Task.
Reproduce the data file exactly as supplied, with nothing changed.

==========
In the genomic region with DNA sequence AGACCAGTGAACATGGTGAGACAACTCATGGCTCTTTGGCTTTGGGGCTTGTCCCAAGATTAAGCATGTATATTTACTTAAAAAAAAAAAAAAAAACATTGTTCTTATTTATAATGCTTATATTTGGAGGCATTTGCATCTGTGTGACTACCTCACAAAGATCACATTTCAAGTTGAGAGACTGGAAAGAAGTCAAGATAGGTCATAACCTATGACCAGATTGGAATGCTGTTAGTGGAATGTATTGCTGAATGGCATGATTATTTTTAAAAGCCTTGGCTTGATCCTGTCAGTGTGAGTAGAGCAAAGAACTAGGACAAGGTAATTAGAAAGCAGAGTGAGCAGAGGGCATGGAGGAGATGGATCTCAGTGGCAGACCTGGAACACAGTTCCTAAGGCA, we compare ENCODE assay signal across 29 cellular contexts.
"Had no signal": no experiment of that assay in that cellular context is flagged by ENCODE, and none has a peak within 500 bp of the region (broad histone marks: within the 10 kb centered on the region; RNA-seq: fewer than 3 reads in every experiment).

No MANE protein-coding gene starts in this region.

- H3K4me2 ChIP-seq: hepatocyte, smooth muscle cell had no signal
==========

In the genomic region with DNA sequence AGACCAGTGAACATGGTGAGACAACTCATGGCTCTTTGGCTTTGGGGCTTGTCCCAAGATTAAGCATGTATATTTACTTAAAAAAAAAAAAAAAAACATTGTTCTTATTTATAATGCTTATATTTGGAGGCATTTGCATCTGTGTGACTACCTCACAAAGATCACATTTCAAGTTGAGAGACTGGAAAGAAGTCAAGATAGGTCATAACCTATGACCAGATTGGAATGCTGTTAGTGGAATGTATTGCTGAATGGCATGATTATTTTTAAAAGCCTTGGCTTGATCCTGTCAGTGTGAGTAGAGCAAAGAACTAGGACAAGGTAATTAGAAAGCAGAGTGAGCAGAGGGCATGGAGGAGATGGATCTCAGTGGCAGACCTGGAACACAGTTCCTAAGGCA, we compare ENCODE assay signal across 29 cellular contexts.
"Had no signal": no experiment of that assay in that cellular context is flagged by ENCODE, and none has a peak within 500 bp of the region (broad histone marks: within the 10 kb centered on the region; RNA-seq: fewer than 3 reads in every experiment).

No MANE protein-coding gene starts in this region.

- H3K4me2 ChIP-seq: hepatocyte, smooth muscle cell had no signal